By Ken Lynch, founder and CEO, Reciprocity Labs.
Healthcare providers are among the long list of service providers that have embraced the mobile technology revolution. Some healthcare providers are supplying mobile healthcare devices to their staff, and others have introduced the Bring Your Own Device (BYOD) program that allows their staff to bring their devices and use them at work. Whichever the case, mobile technology enables staff to work remotely, which presents several benefits to healthcare providers.
Risks Associated with Use of Mobile Devices for PHI
While there’s no denying that mobile technology has revolutionized how people work, healthcare providers cannot turn a blind eye on the risks that come with the use of mobile devices. Owing to their small size and portability, mobile devices are at a greater risk of being stolen or lost compared to their immobile/fixed counterparts.
In the unfortunate event that a mobile device containing unsecured electronic protected health information (ePHI) is lost or stolen, there’s an increased risk of a data breach that can trigger HIPAA breach notification obligations for a HIPPA-covered entity and/or their business associates.
HIPAA Standards for Securing ePHI Data Secure on Mobile Devices
The HIPAA in 1996 mandated the Secretary of the U.S. Department of Health and Human Services to come up with regulations that would protect the security and privacy of certain health information in the year 1996. In compliance with this requirement, HHS published the HIPAA Security Rule and the HIPAA Privacy Rule.
The HIPAA Privacy Rule establishes national standards for the protection of individually identifiable health information that can be linked to a particular person. The HIPAA Security Rule, on the other hand, establishes national standards for protecting ePHI, particularly how it’s transmitted, maintained, or stored.
For your healthcare facility to be HIPAA-compliant, you must fulfill specific requirements. For the most part, you must ensure that physical, administration, and technical safeguards are put in place and adhered to, as follows:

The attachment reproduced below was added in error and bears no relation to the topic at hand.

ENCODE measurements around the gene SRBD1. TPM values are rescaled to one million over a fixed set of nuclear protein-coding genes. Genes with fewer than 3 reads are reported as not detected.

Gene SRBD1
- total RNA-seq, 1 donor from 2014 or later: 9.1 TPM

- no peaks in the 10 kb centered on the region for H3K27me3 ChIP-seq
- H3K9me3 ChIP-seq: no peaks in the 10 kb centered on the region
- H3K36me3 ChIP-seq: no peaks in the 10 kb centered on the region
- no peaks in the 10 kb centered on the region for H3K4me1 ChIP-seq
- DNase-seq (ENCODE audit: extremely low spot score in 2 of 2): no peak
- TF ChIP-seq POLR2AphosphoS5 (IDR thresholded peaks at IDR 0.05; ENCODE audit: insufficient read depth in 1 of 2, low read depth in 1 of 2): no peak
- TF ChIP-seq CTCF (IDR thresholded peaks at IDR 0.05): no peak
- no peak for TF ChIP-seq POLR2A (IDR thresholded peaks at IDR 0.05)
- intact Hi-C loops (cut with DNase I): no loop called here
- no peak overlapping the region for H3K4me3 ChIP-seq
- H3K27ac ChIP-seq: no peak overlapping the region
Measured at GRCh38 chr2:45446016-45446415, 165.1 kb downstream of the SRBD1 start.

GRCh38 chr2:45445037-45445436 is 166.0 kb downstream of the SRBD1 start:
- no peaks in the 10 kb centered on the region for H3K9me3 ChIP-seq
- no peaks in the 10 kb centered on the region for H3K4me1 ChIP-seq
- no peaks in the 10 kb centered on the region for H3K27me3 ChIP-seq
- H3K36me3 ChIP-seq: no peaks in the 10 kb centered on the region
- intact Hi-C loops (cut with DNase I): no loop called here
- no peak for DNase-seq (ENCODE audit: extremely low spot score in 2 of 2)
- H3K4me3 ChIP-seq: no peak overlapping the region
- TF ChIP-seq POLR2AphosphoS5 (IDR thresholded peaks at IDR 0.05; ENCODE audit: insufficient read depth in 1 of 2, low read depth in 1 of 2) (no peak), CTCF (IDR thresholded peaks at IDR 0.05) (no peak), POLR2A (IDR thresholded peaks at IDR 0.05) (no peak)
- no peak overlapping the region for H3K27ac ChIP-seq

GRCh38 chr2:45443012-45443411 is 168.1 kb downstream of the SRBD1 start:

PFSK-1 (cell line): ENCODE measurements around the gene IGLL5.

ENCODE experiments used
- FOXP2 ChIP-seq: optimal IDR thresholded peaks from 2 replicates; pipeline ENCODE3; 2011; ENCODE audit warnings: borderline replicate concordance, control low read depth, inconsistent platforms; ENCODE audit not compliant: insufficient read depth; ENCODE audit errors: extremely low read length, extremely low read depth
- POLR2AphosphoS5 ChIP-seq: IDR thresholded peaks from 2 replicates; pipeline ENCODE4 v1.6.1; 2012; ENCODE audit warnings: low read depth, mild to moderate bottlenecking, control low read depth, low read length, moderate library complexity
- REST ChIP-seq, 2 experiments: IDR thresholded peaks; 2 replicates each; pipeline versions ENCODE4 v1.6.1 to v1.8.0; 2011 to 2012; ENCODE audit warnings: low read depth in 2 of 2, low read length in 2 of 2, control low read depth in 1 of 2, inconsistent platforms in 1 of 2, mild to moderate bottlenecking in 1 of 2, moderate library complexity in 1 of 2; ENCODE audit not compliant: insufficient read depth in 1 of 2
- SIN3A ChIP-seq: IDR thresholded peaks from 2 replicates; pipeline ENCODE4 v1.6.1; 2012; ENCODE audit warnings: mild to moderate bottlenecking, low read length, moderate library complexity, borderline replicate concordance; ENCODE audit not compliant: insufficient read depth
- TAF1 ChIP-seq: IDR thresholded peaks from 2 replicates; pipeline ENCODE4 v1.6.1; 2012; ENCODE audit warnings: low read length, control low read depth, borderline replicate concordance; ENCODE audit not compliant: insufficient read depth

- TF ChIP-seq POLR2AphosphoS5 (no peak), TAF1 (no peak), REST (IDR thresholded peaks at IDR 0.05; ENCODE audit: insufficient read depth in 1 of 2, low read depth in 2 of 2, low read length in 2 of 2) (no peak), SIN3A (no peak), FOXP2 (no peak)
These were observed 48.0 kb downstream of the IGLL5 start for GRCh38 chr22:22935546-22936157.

Require User Authentication
User authentication is the process of verifying the identity of a user before accessing a mobile device and the information stored in it. One of the ways to secure ePHI is to ensure that mobile devices are configured to require user passwords, passcodes, or personal identification number (PIN) to gain access. Doing so can help to prevent unauthorized users from gaining access to devices, which can help to restrict access to ePHI.
It’s vital that you buy and install an encryption tool for mobile devices that are used to access ePHI. In the event that any of the devices is stolen or lost, encryption makes it impossible to read the information stored on the device. With some devices, it is recommended to enable encryption on device backups as well.
Update Your Security Software Regularly
Hackers usually take advantage of vulnerabilities in common applications such as browsers and operating systems. To keep your network safe, it’s vital that you keep your security software and operating systems up to date. By doing so, you’ll also prevent unauthorized access to ePHI on or through your mobile devices.
Here are some of the physical safeguards to adhere to:
- You must implement facility access controls to limit access to facilities where ePHI is stored.
- You must implement policies that restrict the use of workstations.
- You must implement policies and procedures o manage how ePHI is removed from mobile devices after a user leaves the organization.
- You must maintain an inventory of all hardware before its relocated, and a retrievable precise copy of ePHI must be made before the move.
- You must conduct risk assessments to establish ways in which breaches of ePHI can occur.
- You must introduce a risk management policy to ensure employees comply with HIPAA regulations.
- You must train employees to raise awareness of the policies and procedures governing ePHI.
- You must develop a contingency plan that can be rolled out in case of an emergency.
- You must restrict 3rd-party access to ePHI.
- You must report any security incidents once they occur.
Besides adhering to the above HIPAA requirements for compliance, there are various other best practices for keeping ePHI data secure on mobile devices. They include:
- Install and activate remote disabling and/or remote wiping to ensure that all ePHI is removed from the device in case it is stolen or lost.
- Avoid using file-sharing applications and make use of MDM software that helps to containerize ePHI and prevents data copy.
- Research mobile applications thoroughly before downloading.
- Avoid using public Wi-Fi network when sending and receiving ePHI and only use a Virtual Private Network instead.
The implementation of mobile devices will undoubtedly add a lot of value to your organization on the condition that the proper balance between usability and security is achieved. Taking the right measures to keep ePHI data secure shouldn’t be a matter of meeting compliance only. It should also be a matter of safeguarding the integrity of your patients and your organization at large.